5 Things You Never Knew about the U.S. Territories


From sea to shining sea—that last line of “America the Beautiful” speaks to an integral element of the American narrative, in which we’re romanced by a vast, beautiful, and unified land. Sure, Americans include nods to Hawaii and Alaska when considering their country—those are two states with stars on the flag, after all. But many fail to give the other territories much thought. And it’s our loss, argues Doug Mack in his rollicking new travelogue, The Not-Quite States of America: Dispatches from the Territories and Other Far-Flung Outposts of the USA.

The Not-Quite-States of America, by Doug Mack

The Not-Quite-States of America
by Doug Mack
W.W. Norton & Co.
323 pages

Mack peppers the account of his 30,000-mile trip with liberal doses of history. There’s a lot to learn in this book about the five inhabited American territories. Here are some of the most fascinating nuggets.

“Love Land” in Guam
Talofofo Falls Park might sound like an innocuous enough destination—and there are some beautiful falls there—but don’t let that fool you. Tucked into dense vegetation and fronted with standard-issue amusement park attractions such as bumper cars and spinning teacups, visitors will find an R-rated “Love Land”—a sculpture park in which the statues represent various sex acts.

An NFL Pipeline in American Samoa
Fly all the way West to Hawaii. Then fly six hours more. You’ll reach American Samoa, whose biggest contribution to the United States comes in a rather unexpected field: American football. The rolls for the 2015-2016 NFL season were packed with 28 players of American Samoan ancestry, while more than 200 played in Division 1 college programs.

The island of St. John in the U.S. Virgin Islands. By Farragutful - Own work, CC BY-SA 3.0, https://commons.wikimedia.org/w/index.php?curid=30783242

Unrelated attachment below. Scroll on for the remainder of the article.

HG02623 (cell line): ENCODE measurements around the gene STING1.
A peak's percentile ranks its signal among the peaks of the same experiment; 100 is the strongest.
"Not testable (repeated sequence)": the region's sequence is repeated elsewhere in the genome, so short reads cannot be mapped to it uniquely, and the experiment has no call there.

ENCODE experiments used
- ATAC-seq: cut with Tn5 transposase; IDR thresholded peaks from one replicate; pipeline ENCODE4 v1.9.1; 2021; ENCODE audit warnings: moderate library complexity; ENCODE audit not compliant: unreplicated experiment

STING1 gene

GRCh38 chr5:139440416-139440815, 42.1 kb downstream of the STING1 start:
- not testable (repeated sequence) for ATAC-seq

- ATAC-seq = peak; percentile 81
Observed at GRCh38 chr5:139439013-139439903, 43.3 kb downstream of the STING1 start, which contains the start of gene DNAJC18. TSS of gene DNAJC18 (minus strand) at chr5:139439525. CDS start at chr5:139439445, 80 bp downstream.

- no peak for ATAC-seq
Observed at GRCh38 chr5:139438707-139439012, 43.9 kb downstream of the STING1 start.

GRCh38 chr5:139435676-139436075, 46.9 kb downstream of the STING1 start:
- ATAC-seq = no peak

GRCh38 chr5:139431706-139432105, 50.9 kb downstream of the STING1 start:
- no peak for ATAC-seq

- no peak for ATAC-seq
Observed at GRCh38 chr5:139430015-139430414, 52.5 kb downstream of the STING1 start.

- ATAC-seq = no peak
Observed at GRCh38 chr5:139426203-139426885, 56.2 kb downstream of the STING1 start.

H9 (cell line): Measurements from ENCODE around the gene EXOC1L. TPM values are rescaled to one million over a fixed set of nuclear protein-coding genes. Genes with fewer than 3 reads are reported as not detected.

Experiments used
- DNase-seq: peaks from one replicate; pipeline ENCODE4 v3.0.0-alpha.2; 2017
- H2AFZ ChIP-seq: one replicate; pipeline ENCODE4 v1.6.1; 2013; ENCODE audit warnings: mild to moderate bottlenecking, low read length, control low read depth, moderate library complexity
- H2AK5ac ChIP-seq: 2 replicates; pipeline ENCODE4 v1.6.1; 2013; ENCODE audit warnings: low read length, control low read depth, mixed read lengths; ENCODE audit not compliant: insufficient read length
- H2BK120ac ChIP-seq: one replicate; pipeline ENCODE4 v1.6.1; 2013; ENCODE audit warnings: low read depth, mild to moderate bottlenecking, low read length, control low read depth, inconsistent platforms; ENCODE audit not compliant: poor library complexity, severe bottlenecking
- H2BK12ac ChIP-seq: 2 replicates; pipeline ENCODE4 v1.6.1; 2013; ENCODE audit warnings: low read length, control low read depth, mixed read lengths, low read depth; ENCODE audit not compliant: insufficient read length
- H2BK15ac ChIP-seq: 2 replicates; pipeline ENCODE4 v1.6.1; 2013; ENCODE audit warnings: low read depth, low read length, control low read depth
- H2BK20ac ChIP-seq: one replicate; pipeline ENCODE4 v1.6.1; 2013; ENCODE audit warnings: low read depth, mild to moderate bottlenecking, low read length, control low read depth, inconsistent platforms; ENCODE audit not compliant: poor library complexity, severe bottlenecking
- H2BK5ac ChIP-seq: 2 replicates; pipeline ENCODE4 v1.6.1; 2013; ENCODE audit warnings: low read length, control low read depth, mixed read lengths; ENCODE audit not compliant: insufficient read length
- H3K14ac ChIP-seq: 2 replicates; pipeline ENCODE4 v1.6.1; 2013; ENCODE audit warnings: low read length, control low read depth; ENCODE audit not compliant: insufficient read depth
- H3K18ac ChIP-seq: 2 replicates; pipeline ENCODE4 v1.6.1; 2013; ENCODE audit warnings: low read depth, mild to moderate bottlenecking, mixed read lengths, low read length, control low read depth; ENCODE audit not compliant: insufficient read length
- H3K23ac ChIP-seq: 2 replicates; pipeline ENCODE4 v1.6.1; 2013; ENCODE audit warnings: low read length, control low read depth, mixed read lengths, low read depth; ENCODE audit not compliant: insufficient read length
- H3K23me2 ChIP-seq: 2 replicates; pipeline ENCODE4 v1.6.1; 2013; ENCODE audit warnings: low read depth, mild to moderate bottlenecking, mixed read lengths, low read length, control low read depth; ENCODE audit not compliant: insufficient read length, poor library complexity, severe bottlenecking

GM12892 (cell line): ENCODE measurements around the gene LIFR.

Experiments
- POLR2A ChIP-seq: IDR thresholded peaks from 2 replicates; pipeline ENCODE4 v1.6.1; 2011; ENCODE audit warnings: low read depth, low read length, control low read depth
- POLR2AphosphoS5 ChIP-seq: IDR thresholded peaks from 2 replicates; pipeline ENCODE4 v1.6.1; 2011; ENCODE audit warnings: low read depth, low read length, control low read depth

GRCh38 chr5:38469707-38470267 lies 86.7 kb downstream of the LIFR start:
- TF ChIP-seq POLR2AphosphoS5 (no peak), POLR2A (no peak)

The island of St. John in the U.S. Virgin Islands. Photo credit Farragutful via Wikimedia Commons.

Murder in Paradise, aka the U.S. Virgin Islands
Think today’s geopolitical landscape is charged? The 18th-century game of Risk played between Spain, England, the French and the Danish over what are now the U.S. Virgin Islands gives today’s leaders a run for their money. Not one of these countries could keep hold of the territory, as it changed hands countless times in the 1700s. Tensions between the English and the Dutch over the island of Saint Croix, in particular, boiled to such a froth that the Dutch governor killed his English counterpart, hoping that would settle the issue. It didn’t.

Grapes of Wrath Meets Will Rogers in Puerto Rico
The jibaros, the peasants on whose backs much of Puerto Rico was built, have become a diminishing presence but the archetype, with dirt on his hands and a song in his heart, has remained essential to Puerto Rico’s identity. The jibaro has pretty much lost the fight to globalization. Case in point: Puerto Rico has the highest concentration of Walmarts in the world. In a nod to the past, there is a monument to the jibaro up in the mountains, which you’ll chance upon if you take the tollway that connects the island’s north and south coasts.


Suicide Cliff in the North Mariana Islands. By English: Abasaa 日本語: あばさー (Own work) [Public domain], via Wikimedia Commons

Suicide Cliff in the North Mariana Islands. Photo credit Abasaa via Wikimedia Commons

4 The Horrors of War in the Northern Mariana Islands
On the northern tip of Saipan, the largest of the 15 islands that comprise the Northern Mariana Islands, a series of jagged mountains drop off precipitously toward the sea. One was named Suicide Cliff, for good reason. Between 2,000 and 4,000 Japanese civilians and troops leaped to their deaths here during World II in order to avoid humiliation and torture at the hands of the advancing American troops.

Feature image of American Samoa. Credit NOAA via Wikimedia Commons



Poornima Apte is an award-winning Boston-based freelance writer and editor. She dreams of a vacation to at least one of the U.S. territories. Find more of her work at WordCumulus.

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